Shomporko Desk:-President Donald Trump is painting a tragic representation of what Joe Biden’s America may resemble, asserting crime and disarray would assault networks should the former vice-president win the White House in November.
“Irony is way down the list of things that President Trump worries about,” said Robert Spitzer, a political scientist at the State University of New York College at Cortland whose research focuses on gun politics and the American presidency. “He’s going to the old playbook – bid to the feelings of dread of Americans and afterward partner those apprehensions with the Democratic Party, in particular Joe Biden.”
Trump’s endeavour to cast Biden in that light follows an example seen all through his administration, where he endeavours to move duty, regularly to President Barack Obama, significantly over three years in the wake of getting to work.
With echoes of Richard Nixon’s law-and-order campaign in 1968, Trump is trying to energize his conservative base while also making an appeal to a small patch of undecided voters by posing the question: Which man will keep you safer?
By leaning hard on select scenes of violence, Trump is banking on that unrest continuing. But the protests could wane. Violent crime around the U.S. has been on a downward trajectory for the better part of the last three decades.
Lanae Erickson, a senior vice-president for social policy and politics at the centre-left think-tank Third Way, said Trump’s attempt to use the Nixon playbook and tap into anxieties about the crime is odd given that, unlike Nixon in 1968, Trump is already in the White House.
“Trump is the incumbent, so if bad things are happening right now, they get blamed on him,” Erickson said. “I don’t know how he can persuade voters that it’s Joe Biden’s fault.”
Trump has tried to paint Biden as a captive of his party’s most liberal elements who have called to dramatically reshape policing in America.
His campaign has aired advertising in battleground states that show a woman calling the police for help as an intruder breaks into her home and getting a voice recording informing her that, because the police have been defunded, no one is available to take her call.
The Republican president recently tweeted a warning to “Suburban Housewives of America” that “Biden will destroy your neighbourhood and your American dream.”
“No one will be SAFE in Joe Biden’s America!” Trump declared.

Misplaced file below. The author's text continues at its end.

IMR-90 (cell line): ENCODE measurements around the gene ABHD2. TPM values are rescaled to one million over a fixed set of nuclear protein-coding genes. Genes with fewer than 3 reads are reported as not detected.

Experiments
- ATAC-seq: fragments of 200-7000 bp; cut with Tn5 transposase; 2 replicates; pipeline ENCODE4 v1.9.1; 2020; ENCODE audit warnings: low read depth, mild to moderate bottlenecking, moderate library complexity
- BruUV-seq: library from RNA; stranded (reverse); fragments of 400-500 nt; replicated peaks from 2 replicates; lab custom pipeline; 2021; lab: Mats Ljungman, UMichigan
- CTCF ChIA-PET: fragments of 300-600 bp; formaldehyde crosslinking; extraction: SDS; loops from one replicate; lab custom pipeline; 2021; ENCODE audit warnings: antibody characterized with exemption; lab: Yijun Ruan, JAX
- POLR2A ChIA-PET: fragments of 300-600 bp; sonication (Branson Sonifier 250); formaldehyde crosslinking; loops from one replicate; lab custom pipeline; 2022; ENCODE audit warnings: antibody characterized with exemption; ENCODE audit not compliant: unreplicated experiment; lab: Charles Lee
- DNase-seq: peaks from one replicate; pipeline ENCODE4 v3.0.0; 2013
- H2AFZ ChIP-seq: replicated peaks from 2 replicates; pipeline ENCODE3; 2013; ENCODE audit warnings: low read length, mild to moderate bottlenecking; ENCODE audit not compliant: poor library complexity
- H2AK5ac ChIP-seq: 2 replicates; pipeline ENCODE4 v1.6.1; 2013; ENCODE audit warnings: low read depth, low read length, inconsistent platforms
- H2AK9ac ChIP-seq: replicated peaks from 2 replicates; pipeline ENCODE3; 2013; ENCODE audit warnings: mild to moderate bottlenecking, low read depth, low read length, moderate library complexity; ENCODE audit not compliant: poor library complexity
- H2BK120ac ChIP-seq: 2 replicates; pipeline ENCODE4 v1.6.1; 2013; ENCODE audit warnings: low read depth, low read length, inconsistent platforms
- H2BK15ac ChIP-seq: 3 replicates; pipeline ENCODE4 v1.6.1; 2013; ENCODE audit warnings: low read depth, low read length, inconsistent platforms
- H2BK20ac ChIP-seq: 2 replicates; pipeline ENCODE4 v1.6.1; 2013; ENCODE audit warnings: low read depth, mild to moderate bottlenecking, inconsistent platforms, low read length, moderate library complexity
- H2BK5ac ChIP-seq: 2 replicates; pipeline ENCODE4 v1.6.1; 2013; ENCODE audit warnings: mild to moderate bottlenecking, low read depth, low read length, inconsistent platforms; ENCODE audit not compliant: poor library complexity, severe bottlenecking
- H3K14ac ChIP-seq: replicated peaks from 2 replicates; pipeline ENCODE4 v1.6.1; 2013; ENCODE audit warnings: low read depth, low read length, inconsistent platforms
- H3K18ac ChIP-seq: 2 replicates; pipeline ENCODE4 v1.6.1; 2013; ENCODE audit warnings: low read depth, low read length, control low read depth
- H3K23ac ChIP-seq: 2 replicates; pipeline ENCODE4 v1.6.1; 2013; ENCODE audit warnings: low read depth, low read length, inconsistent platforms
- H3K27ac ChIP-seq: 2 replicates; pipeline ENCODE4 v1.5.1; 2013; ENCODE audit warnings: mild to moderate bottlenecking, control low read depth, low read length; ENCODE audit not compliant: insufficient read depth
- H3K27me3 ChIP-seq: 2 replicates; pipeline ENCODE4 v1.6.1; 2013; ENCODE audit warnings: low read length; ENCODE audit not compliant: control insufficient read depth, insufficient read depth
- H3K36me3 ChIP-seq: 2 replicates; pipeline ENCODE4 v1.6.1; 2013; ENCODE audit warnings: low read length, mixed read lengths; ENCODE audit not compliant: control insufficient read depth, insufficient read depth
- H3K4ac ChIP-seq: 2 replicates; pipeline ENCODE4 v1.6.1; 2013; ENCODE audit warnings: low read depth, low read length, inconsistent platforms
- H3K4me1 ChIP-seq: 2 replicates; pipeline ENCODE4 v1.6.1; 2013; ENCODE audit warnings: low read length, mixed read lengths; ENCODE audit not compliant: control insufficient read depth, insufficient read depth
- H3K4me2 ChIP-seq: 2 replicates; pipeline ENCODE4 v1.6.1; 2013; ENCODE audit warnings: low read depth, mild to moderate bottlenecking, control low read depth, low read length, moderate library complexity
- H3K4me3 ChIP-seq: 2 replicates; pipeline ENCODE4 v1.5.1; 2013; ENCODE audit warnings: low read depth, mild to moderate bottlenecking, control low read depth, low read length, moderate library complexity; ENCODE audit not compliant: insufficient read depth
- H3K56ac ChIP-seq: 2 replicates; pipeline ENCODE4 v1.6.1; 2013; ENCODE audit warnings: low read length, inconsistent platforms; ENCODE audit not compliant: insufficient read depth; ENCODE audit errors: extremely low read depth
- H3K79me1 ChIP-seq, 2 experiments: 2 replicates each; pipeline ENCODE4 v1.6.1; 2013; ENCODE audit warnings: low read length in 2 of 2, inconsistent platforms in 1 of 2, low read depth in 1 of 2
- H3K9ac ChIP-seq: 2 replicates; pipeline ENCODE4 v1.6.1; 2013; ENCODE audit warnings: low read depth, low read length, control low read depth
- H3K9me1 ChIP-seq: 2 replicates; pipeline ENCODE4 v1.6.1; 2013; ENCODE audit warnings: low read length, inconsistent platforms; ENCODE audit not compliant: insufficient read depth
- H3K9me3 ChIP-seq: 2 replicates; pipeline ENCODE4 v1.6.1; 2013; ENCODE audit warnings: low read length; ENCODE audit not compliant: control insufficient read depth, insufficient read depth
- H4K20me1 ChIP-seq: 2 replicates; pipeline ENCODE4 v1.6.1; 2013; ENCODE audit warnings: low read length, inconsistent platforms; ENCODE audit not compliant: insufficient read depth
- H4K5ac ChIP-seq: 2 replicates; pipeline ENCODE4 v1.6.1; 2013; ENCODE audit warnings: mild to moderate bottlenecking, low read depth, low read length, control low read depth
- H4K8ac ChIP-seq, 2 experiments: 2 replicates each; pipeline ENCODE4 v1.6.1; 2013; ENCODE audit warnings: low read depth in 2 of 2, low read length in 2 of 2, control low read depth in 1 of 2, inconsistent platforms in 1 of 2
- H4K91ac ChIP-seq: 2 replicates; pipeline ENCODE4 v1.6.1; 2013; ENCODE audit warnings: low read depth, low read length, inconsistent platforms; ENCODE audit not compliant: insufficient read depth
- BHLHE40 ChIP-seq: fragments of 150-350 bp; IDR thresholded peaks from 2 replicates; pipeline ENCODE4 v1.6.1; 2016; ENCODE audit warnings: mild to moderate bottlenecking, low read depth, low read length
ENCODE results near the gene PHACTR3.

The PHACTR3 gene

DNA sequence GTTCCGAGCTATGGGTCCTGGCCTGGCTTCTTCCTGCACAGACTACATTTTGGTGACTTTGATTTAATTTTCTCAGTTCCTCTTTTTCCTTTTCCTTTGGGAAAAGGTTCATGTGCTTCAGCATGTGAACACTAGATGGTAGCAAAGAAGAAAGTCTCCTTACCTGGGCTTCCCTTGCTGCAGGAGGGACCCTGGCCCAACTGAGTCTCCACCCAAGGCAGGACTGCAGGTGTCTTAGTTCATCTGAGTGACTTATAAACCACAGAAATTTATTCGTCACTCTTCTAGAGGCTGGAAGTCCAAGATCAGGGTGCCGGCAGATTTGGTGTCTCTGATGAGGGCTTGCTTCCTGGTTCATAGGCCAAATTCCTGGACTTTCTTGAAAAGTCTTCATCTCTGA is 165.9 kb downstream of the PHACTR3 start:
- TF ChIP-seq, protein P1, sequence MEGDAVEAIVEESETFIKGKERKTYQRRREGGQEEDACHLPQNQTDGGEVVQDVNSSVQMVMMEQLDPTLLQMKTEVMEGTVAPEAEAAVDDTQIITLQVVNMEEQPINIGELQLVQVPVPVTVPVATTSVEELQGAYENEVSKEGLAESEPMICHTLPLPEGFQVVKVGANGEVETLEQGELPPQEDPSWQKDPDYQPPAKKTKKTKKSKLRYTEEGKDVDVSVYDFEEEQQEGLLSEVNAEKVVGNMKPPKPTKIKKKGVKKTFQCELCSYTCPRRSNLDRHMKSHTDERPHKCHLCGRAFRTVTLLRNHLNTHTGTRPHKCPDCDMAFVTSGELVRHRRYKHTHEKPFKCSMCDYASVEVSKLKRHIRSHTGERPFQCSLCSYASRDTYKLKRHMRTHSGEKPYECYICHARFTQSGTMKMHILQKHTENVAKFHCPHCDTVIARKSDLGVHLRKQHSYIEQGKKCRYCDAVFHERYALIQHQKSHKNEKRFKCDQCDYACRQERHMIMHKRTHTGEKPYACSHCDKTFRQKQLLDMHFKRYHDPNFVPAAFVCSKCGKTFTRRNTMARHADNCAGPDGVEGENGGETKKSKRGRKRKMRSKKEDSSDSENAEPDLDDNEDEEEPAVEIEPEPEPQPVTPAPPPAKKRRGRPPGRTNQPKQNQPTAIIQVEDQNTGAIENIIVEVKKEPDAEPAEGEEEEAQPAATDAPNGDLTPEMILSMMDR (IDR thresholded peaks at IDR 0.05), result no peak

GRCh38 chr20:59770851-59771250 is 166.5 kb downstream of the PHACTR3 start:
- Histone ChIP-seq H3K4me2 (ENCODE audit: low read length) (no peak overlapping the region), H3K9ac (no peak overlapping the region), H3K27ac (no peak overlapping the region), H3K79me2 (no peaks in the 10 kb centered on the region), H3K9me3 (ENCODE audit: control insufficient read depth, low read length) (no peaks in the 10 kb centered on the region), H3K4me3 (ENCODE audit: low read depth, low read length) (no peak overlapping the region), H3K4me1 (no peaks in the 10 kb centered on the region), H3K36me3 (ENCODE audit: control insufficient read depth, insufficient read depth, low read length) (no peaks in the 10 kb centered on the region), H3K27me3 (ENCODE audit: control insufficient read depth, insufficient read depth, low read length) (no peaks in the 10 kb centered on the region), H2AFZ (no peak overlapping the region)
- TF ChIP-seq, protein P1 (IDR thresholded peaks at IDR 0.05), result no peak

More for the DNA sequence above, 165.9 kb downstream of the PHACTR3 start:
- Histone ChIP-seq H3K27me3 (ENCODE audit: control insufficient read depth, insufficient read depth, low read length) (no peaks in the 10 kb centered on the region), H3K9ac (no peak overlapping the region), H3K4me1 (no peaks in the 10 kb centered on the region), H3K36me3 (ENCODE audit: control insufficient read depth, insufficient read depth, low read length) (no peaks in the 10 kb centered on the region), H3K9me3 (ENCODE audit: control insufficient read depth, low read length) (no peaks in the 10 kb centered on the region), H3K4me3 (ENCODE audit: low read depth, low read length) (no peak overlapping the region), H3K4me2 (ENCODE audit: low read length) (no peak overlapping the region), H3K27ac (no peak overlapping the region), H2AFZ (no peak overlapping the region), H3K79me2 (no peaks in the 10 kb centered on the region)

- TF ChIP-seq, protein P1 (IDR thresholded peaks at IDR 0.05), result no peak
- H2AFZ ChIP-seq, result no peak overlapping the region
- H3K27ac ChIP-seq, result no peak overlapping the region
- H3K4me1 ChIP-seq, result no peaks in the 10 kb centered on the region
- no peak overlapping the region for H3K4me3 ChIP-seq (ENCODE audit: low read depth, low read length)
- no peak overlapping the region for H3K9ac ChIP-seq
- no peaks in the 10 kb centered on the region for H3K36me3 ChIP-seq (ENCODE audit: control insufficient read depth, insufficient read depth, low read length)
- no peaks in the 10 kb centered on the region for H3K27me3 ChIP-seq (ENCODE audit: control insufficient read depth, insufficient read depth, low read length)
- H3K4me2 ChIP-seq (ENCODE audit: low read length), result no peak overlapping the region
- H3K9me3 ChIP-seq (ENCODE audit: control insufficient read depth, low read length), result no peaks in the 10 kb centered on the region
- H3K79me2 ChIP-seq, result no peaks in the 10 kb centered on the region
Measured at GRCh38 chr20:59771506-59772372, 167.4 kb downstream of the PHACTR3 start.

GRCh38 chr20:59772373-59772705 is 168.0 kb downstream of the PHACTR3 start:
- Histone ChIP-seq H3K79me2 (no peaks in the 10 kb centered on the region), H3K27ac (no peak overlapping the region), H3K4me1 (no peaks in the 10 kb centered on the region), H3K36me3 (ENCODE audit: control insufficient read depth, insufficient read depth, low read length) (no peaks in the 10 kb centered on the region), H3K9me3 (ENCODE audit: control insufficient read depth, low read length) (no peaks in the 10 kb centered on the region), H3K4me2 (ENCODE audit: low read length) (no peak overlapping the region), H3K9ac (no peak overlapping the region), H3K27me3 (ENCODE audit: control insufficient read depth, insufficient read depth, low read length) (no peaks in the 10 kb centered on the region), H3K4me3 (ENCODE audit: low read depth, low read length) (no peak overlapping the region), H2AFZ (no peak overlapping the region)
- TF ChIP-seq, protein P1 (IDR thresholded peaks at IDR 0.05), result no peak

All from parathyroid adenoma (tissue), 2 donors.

Trump has tried to argue that Biden, at least implicitly, would condone unchecked violence.
Last week, Trump said he’d like to flood Chicago, which has seen a 51% increase in homicides and a 47% increase in shootings compared to the same time last year, with “50,000 or 75,000 people” and “solve it like you wouldn’t believe.”
But Trump said he wouldn’t do it because of a lack of co-operation from the city’s leadership.
Biden, as a senator, played a key role in writing the 1994 crime bill — tough-on-crime legislation that critics say fueled mass incarceration.
During the primary, fellow Democrats repeatedly criticized Biden over the bill. His criminal justice proposal reverses some key provisions of the crime bill. He has also apologized for supporting some policies in the 1990s that he now recognizes were harmful, such as sentencing disparities between crack and powder cocaine.
While Biden does not support defunding police departments, the push in some left-leaning big cities to drastically overhaul police budgets could put him in a difficult position, Scharf said. The majority of Seattle’s nonpartisan City Council, for example, has publicly embraced calls to cut the city’s 2021 police budget by half.
That makes it crucial that Biden become more proactive in laying out his vision for the reinvention of the modern police force to prevent Trump’s anti-police jabs from sticking, Scharf added.
“You don’t want this to turn into your Willie Horton moment,” said Scharf, referring to George H.W. Bush’s 1988 campaign’s effort to tie Democratic Gov. Michael Dukakis to a convict who raped a woman during a weekend furlough. “If he’s not proactive, Trump could turn this into Biden’s Achilles’ heel.”
Photo credit: AP Photo/Andrew Harnik, File
News source: The Associated Press